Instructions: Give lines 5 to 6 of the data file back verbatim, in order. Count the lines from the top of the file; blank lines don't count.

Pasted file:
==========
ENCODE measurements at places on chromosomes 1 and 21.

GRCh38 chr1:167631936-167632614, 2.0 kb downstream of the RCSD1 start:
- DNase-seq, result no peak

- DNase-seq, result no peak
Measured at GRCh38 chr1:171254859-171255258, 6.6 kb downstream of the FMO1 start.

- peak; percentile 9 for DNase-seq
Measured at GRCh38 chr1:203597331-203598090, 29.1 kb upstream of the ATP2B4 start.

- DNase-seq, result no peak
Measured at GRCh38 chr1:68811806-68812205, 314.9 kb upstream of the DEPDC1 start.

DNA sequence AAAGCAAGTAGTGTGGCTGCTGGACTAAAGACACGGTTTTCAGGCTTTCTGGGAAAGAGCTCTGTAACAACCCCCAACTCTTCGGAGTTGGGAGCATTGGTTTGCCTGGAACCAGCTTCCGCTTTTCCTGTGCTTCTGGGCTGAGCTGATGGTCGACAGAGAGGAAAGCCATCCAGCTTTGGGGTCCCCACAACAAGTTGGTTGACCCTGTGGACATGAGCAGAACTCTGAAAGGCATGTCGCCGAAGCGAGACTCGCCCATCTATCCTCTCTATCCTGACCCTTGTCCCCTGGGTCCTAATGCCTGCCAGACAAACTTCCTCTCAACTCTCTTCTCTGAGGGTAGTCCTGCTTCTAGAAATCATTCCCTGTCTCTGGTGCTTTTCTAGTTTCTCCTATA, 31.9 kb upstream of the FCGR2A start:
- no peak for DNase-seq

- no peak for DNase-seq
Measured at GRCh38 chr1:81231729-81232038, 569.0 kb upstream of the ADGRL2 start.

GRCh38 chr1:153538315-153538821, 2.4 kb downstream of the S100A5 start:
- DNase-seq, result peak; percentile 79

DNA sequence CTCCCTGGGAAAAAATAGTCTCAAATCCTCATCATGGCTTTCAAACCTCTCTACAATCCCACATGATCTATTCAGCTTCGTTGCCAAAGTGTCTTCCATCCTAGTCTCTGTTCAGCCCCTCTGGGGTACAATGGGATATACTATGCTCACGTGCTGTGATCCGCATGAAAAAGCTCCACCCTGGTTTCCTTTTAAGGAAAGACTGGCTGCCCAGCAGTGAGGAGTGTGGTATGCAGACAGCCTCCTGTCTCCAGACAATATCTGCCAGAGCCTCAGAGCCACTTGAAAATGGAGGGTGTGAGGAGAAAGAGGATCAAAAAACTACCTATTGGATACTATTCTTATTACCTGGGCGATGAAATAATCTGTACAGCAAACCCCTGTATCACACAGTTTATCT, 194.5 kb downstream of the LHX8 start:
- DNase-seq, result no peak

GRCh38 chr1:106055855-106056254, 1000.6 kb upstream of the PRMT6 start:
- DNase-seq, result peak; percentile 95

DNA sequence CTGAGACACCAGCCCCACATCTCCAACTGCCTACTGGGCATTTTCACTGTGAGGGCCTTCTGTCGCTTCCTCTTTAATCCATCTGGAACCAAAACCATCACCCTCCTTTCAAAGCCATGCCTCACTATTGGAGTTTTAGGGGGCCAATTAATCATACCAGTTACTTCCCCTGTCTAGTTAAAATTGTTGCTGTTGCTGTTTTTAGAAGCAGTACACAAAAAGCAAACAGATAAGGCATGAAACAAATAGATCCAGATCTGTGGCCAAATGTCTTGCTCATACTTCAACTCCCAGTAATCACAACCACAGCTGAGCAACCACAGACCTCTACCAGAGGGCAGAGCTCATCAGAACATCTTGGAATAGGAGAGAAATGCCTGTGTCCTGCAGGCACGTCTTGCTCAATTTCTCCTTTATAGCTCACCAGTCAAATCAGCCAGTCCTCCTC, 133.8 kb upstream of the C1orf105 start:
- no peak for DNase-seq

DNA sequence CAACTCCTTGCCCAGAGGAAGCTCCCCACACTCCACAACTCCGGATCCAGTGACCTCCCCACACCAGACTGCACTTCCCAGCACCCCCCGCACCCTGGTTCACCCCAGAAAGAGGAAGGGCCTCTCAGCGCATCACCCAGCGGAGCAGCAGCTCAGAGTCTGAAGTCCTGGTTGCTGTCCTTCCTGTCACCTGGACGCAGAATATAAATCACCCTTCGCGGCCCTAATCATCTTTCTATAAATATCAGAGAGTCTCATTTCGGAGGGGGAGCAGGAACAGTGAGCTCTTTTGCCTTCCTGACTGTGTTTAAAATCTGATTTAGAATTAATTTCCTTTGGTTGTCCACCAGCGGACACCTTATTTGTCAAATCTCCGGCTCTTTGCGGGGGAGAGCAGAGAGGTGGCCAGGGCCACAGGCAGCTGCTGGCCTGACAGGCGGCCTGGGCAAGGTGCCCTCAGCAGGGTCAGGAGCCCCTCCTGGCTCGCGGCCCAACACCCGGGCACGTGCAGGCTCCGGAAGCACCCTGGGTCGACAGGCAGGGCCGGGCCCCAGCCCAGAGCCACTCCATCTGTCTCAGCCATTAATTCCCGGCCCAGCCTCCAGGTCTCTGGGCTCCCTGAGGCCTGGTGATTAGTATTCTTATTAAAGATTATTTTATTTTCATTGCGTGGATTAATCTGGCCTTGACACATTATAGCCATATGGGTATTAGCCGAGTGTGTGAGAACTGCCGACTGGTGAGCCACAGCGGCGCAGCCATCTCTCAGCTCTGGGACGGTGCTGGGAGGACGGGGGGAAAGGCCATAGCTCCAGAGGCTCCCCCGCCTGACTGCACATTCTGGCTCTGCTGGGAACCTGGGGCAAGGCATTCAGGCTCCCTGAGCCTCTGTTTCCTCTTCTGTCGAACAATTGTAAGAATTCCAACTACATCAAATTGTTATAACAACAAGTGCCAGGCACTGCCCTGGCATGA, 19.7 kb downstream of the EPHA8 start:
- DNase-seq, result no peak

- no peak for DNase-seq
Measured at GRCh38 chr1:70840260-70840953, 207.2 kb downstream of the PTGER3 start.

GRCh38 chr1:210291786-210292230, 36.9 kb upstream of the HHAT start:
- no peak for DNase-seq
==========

Measured at GRCh38 chr1:171254859-171255258, 6.6 kb downstream of the FMO1 start.

- peak; percentile 9 for DNase-seq